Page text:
Broadcast TV might not win the sorts of Emmys that it used to, but it's still a popular platform for surprising tales from the sci-fi and fantasy realms. La Brea, NBC's newest series to enter this arena, certainly begins with an attention-getting premise, as we watch dozens of Los Angeles residents fall into a massive sinkhole that deposits them into a strange land far from their homes.
What happens next is, of course, what executive producers David Appelbaum, Bryan Wynbrandt, and Steven Lilien hope the viewer is asking, and in the below interview with Collider, they reveal... well, not a lot in terms of specifics. But they do explain how they plan for the show to work week by week, how much plot they may have to burn through every episode, and why there's a prominent mention of the seminal ABC series Lost in the pilot.
[Editor's note: The following contains spoilers through the Season 1 premiere of La Brea, "Pilot."]
Collider: To start off, tell me the origin story of how you all came together to work on this show?
DAVID APPELBAUM: Well, two years ago, I pitched the idea to NBC, and they bought the pilot. And we started shooting the pilot in the winter of 2020, and then we were shut down because of the pandemic. But then after that, NBC has been so supportive of the project throughout. And they wanted us to start up a writer's room, a mini-room for first six episodes. And that's when Steven and Bryan came on as co-showrunners with me on the show, and we started flushing out the first season and writing it together. That was over a year ago, and we've been doing it together ever since.
So, Bryan and Steven, you came in with this already in motion. What were the initial conversations like?
BRYAN WYNBRANDT: Well, initially, we were really drawn to the material and Dave's great pilot script. And so when we started talking about where the season would go, we all did kind of a think tank and came up with a lot of different ideas for where we can take things. And I think the most exciting part of it is the alchemy that came between the three of us. We started to really riff and kind of take the show in a direction that was like exciting and unexpected.
STEVEN LILIEN: We were just so drawn. It's a visceral pilot. It has a strong family connection, which we responded to, which I think will emotionally hook the audience. Yes, it's visually impressive, but I think the character work is really strong. And I personally just love the way that Dave ended the pilot, as everyone will see, in such a dramatic way that makes you want to come back to episode two, that you have to tune in. It felt really binge-worthy. And I think when we came on the show, it was how do we duplicate that every episode? Let's give this audience an experience that matches a modern-day viewing, which is I need the next episode now. Yes, you'll have to wait a week, but it'll be worth it.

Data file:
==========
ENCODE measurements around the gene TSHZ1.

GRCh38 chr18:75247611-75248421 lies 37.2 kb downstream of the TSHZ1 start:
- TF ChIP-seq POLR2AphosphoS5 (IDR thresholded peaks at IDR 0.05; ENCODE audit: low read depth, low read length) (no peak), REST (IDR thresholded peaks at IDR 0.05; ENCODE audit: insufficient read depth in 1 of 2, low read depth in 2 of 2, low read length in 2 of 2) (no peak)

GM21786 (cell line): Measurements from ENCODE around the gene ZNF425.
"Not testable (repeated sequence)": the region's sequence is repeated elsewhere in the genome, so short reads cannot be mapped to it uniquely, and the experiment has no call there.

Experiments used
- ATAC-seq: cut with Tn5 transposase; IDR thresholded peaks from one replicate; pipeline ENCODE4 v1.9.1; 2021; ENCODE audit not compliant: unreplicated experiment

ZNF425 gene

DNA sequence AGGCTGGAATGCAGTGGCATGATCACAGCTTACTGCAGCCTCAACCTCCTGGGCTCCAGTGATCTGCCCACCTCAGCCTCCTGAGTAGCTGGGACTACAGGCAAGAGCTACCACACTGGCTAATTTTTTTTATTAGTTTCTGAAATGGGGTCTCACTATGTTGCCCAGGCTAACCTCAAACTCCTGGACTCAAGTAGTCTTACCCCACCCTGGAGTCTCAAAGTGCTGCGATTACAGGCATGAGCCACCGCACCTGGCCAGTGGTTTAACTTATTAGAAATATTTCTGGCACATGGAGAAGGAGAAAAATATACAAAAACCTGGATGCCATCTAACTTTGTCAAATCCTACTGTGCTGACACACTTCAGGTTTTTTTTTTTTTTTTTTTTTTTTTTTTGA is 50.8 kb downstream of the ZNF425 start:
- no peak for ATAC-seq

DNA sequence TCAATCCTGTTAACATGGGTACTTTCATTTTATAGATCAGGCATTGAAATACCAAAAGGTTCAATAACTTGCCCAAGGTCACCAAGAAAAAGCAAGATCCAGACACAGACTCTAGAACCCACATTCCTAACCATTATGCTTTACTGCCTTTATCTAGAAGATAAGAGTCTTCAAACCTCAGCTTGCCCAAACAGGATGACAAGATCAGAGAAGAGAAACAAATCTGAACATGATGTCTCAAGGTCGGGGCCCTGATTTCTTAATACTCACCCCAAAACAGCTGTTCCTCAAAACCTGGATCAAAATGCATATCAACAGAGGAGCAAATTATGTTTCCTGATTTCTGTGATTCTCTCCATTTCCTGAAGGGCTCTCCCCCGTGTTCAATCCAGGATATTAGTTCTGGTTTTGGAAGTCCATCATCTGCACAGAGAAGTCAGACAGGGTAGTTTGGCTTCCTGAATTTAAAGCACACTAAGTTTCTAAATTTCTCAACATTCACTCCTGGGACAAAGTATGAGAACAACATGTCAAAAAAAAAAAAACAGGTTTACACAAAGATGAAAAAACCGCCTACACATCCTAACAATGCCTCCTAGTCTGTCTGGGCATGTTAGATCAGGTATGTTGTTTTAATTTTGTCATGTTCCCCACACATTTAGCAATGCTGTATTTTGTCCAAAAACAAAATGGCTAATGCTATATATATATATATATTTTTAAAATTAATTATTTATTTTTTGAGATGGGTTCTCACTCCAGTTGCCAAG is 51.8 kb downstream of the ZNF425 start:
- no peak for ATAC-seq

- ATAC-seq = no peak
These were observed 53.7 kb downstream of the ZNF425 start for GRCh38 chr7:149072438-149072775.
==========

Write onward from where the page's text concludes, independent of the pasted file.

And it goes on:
So in the pilot, you have the character of Scott joke that "maybe we're in an episode of Lost." It's a good, funny joke, especially given the circumstances, but I really wanted to dig in and ask, when including a line like that, are you actively courting comparisons? Or are you just acknowledging that in the world of this show, the show Lost also exists?
APPELBAUM: I think the reason for it was that ... The comparisons to Lost at this point are inevitable, and it was kind of a tongue-in-cheek way of going right at it. And it's true. I love Lost. It's a fantastic show, and there are comparisons: It's about a diverse group of survivors who are trying to figure out how to get by, and figure out where they are and how they're going to get home.
But the show does go in a lot of different directions after that. We have a much different cast of characters. The world that they're inhabiting is very different. Really, it was just a joke. The show does have a lot of humor to it as well, so this was one way to highlight that, but also just to acknowledge that we're living in a world where those comparisons will be inevitable. So why not just have fun with it?